Yet despite all this expenditure, all that cash being spent to get a GP locum to the practice, none of this enables a system-wide coordinated approach that whole areas can use to actually intelligently manage their local workforce. Instead, it’s the better-organised practices (arguably those that need it the least) that get their GP locum cover.

The ultimate inefficiency though lies with the caseload that’s finally presented to the locum, which this new model would fix. GP locums are experts in fitting into new practices, adapting to new systems, being that fresh pair of eyes, and seeing a patient objectively without any previous prejudices, good or otherwise. This can be the locum’s strength; research suggests that locums may have the edge in spotting certain cancers and many patients either don’t mind, or even positively appreciate, getting a different opinion. But for a substantial group of patients with long term, complex problems it makes little sense for them to be popped into a 10 minute ‘on the day’ appointment with a GP who has no soft knowledge of them and is probably never going to see them again.

As well as seeing a much-needed increase in funding to primary care, an increase in the number of GPs, I hope we can start seeing the estimated 17,000 GPs who work as locums as part of the solution and build systems that properly engage with them to intelligently support a revised version of practice-based care.

Dr Richard Fieldhouse is chair of the National Association of Sessional GPs (NASGP), director of a locum chambers and a GP in West Sussex

This is part of our ‘Great GP Debate’ season. If you would like to write a blog on how you see the future of general practice, then please email the Editor at editor@pulsetoday.co.uk.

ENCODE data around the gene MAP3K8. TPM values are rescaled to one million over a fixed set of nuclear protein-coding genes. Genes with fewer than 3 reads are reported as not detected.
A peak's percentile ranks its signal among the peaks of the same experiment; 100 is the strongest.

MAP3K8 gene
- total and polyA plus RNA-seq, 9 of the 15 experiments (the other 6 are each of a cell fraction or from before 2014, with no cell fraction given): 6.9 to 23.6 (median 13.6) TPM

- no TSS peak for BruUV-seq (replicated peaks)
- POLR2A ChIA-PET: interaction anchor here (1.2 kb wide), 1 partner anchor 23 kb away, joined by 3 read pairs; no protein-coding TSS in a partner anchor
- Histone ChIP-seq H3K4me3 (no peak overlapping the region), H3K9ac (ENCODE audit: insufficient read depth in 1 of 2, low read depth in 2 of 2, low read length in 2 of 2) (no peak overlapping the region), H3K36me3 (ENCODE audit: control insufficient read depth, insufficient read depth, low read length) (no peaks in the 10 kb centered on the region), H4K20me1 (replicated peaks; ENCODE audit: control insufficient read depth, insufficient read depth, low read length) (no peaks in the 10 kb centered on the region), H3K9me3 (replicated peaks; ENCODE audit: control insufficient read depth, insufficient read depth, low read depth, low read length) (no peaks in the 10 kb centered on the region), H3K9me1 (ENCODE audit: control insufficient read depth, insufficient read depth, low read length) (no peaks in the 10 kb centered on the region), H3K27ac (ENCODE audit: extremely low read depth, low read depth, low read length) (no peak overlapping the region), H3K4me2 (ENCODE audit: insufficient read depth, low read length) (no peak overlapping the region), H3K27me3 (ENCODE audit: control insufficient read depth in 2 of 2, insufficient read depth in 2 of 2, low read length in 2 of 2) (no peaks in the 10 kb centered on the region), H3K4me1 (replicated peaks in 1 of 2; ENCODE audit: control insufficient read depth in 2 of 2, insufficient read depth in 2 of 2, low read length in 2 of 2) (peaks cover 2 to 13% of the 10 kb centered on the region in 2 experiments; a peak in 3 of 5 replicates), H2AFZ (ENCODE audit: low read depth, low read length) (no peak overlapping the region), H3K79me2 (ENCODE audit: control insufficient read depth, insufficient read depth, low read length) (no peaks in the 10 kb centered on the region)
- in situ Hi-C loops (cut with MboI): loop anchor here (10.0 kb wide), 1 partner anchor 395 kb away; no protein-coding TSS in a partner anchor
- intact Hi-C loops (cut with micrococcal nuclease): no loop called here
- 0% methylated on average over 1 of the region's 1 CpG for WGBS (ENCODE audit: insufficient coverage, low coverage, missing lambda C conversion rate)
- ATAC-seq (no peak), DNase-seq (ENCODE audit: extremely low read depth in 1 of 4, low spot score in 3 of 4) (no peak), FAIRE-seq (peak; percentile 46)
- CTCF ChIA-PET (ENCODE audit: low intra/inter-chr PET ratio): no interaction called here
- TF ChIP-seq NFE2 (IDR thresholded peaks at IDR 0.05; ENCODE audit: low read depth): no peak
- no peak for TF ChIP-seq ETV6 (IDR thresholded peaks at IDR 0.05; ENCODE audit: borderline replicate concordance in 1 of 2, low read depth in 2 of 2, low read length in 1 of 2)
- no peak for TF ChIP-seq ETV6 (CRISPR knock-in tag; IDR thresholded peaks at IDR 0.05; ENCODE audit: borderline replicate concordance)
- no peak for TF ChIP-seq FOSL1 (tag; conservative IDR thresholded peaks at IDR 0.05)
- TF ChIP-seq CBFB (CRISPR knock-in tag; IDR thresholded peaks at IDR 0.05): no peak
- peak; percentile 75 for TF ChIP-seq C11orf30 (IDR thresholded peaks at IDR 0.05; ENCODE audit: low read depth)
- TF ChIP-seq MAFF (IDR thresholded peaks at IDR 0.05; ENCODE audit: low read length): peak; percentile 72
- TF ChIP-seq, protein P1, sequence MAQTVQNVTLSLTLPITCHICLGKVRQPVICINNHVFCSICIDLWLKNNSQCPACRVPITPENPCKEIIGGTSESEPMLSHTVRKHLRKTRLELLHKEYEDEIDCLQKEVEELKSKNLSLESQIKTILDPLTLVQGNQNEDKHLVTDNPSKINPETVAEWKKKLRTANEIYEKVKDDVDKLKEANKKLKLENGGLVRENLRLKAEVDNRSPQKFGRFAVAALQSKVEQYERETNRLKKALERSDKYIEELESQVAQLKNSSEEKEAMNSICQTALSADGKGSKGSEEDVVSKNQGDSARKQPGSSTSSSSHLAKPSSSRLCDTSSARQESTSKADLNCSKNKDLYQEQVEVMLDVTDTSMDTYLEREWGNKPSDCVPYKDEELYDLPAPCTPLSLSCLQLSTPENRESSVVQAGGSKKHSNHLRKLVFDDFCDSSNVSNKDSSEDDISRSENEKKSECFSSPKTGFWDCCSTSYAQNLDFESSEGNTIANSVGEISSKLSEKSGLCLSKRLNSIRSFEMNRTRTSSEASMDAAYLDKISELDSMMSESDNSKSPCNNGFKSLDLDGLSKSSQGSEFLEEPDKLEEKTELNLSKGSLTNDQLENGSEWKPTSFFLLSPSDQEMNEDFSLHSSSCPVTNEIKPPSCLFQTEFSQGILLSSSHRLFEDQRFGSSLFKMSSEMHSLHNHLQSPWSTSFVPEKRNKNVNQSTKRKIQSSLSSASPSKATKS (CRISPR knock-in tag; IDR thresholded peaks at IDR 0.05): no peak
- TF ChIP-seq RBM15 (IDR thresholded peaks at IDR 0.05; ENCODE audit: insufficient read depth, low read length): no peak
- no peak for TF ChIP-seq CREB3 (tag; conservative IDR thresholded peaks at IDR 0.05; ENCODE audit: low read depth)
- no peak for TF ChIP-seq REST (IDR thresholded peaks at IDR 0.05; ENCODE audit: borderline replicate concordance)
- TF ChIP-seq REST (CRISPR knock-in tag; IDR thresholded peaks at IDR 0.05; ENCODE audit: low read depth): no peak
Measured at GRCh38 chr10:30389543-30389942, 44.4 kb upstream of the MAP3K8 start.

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Readers' comments (5)

  • This is a very thought provoking article Richard and I totally agree that locums need to better engaged with the system as a whole because this is best for all involved.

    Our practice access model is a little unique - we have GP led telephone triage distributed through all permanent GPs so there is no one GP doing all the calls. This is to encourage continuity of care throughout the system. Locums are not involved with this and have a mixture of pre-booked and on the day appointments but we would try to avoid a locum seeing a complex patient on same day triage.

    In future, I predict that these locum chambers will be taken over by large provider organisations and many locums will be employed flexibly to work across multiple sites. This would offer the benefits of a salaried post, team based care but the benefits of flexibility of a locum.

    Without a doubt, all stakeholders need to be reflecting more on how they interact with locums because this is what the new generation are doing (some of them reluctantly) owing to the state of our partnership contracts.